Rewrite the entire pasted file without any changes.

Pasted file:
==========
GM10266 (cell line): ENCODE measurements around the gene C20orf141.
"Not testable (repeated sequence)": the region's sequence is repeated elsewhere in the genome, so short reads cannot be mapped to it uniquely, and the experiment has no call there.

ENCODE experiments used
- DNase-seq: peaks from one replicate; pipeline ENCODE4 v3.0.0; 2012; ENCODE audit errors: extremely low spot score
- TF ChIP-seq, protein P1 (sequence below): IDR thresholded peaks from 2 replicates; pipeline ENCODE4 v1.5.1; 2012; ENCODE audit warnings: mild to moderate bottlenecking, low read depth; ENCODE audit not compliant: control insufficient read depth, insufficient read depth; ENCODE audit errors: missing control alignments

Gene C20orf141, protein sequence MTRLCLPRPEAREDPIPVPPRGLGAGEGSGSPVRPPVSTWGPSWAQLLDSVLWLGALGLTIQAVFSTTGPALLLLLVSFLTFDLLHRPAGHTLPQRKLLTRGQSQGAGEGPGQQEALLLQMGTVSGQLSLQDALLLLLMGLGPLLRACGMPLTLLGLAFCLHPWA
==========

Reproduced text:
GM10266 (cell line): ENCODE measurements around the gene C20orf141.
"Not testable (repeated sequence)": the region's sequence is repeated elsewhere in the genome, so short reads cannot be mapped to it uniquely, and the experiment has no call there.

ENCODE experiments used
- DNase-seq: peaks from one replicate; pipeline ENCODE4 v3.0.0; 2012; ENCODE audit errors: extremely low spot score
- TF ChIP-seq, protein P1 (sequence below): IDR thresholded peaks from 2 replicates; pipeline ENCODE4 v1.5.1; 2012; ENCODE audit warnings: mild to moderate bottlenecking, low read depth; ENCODE audit not compliant: control insufficient read depth, insufficient read depth; ENCODE audit errors: missing control alignments

Gene C20orf141, protein sequence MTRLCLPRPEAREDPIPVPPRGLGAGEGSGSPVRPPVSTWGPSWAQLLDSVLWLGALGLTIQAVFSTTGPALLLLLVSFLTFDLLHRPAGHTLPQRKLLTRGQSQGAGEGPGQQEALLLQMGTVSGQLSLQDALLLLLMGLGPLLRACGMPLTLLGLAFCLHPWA